Tag Archives: Bandura

Bandura Wins National Medal of Science

Albert Bandura

Longtime Stanford psychologist Albert Bandura has won the prestigious National Medal of Science in the US. Bandura is best known for his studies of the effects television violence on children, published in the 1960s, in which children were shown a film of an adult beating up a “Bobo Doll,” and the were placed in a room with the same to doll to see what they would do. Many of the children re-enacted the violent behaviour that had been modelled by the adult on the film. The phenomenon was elaborated┬áby Bandura into Social Learning Theory.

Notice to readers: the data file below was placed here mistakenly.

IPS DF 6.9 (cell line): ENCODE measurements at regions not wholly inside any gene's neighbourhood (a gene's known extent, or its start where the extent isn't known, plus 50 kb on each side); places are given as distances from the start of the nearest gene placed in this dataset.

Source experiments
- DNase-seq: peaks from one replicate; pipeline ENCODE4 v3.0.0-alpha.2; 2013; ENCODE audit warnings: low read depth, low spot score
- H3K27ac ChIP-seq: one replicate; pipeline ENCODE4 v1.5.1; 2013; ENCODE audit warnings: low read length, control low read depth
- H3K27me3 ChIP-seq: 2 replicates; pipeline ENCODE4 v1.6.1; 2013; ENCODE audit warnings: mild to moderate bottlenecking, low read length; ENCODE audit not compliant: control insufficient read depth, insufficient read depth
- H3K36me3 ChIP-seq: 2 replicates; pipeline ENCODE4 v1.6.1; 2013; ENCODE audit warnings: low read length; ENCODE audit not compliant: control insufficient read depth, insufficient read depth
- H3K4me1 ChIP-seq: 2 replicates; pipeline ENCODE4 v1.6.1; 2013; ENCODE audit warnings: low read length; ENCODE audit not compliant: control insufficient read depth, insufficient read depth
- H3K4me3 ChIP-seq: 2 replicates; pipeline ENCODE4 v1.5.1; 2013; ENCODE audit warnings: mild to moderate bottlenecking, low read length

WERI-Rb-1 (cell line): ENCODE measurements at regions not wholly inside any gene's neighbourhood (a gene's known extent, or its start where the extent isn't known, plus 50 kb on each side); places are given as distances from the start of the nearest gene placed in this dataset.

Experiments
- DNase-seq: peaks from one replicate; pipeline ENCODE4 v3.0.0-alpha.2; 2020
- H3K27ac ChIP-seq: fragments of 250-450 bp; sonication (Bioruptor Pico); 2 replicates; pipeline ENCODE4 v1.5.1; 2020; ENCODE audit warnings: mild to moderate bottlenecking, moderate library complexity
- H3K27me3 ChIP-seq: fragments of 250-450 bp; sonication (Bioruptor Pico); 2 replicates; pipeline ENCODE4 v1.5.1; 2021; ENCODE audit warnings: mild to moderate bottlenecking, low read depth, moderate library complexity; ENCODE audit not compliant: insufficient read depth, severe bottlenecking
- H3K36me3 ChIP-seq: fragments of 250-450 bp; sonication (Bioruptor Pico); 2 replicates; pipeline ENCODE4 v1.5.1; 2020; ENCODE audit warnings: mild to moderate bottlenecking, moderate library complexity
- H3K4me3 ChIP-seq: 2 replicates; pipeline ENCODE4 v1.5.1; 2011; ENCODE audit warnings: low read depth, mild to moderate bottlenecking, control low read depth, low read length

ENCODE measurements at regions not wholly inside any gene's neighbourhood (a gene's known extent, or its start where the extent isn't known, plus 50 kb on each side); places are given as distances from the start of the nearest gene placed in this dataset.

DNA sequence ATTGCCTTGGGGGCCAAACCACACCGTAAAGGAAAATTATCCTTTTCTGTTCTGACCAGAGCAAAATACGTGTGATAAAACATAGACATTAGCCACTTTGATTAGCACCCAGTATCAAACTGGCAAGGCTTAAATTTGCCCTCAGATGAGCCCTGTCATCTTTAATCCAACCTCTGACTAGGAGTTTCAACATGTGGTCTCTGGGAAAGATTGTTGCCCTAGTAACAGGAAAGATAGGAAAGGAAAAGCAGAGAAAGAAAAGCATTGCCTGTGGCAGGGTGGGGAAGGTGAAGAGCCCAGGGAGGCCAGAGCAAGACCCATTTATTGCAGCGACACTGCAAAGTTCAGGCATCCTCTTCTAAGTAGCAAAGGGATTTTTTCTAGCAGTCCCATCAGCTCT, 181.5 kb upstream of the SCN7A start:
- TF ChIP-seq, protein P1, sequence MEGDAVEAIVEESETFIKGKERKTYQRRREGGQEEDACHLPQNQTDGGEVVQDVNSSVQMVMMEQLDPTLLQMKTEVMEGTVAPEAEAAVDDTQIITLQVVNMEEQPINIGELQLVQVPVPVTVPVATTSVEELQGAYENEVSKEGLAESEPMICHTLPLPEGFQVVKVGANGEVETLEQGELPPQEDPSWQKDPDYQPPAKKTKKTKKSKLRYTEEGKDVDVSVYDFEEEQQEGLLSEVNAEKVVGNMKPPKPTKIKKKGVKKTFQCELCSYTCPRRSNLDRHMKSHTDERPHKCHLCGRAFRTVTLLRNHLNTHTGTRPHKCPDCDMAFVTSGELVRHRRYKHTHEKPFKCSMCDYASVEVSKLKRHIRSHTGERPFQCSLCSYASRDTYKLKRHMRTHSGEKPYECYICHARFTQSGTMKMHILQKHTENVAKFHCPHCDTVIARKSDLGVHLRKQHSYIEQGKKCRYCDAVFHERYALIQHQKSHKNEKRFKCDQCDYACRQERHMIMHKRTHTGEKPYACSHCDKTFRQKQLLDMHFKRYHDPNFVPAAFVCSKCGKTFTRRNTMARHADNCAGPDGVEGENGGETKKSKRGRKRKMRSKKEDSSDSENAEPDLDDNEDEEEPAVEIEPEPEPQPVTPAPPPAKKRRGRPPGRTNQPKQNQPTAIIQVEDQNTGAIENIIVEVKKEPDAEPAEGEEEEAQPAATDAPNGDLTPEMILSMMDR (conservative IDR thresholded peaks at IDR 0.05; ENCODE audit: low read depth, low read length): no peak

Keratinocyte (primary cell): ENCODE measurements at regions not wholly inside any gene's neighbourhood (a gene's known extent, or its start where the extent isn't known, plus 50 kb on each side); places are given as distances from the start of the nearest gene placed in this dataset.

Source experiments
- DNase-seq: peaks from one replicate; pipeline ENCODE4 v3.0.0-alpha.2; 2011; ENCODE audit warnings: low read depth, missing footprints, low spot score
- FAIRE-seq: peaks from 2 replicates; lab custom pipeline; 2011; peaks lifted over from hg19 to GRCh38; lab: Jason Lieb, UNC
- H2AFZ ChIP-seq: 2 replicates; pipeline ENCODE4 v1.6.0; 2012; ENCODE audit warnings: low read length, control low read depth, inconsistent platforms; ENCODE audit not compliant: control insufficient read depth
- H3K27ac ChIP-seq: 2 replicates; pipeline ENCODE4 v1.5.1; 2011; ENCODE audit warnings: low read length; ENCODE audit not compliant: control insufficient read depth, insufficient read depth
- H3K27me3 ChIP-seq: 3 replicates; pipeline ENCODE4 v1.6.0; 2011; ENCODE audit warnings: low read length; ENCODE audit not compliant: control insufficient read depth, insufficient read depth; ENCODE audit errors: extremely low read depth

Bandura is a Canadian, born in Alberta. He attended the University of British Columbia for his BA, before moving to the University of Iowa for graduate study. He has been a professor at Stanford since 1953.

The APS announcement of Bandura’s award can be found here.

Bandura Interviewed on CBC for Award Win

Albert BanduraThe CBC Radio 1 program “The Sunday Edition” interviewed Albert Bandura yesterday morning. The occasion for the interview was Bandura’s having been awarded the $200,000 Grawemeyer Award for Psychology. Grawemeyer awards have previously gone to such psychological luminaries as Aaron Beck, Elizabeth Loftus, Amos Tversky, and Daniel Kahneman (also a Nobel Prize winner).

The introduction to the CBC interview described Bandura thus:

The man considered to be the world’s greatest living psychology theorist is Canadian-born Albert Bandura. Continue reading Bandura Interviewed on CBC for Award Win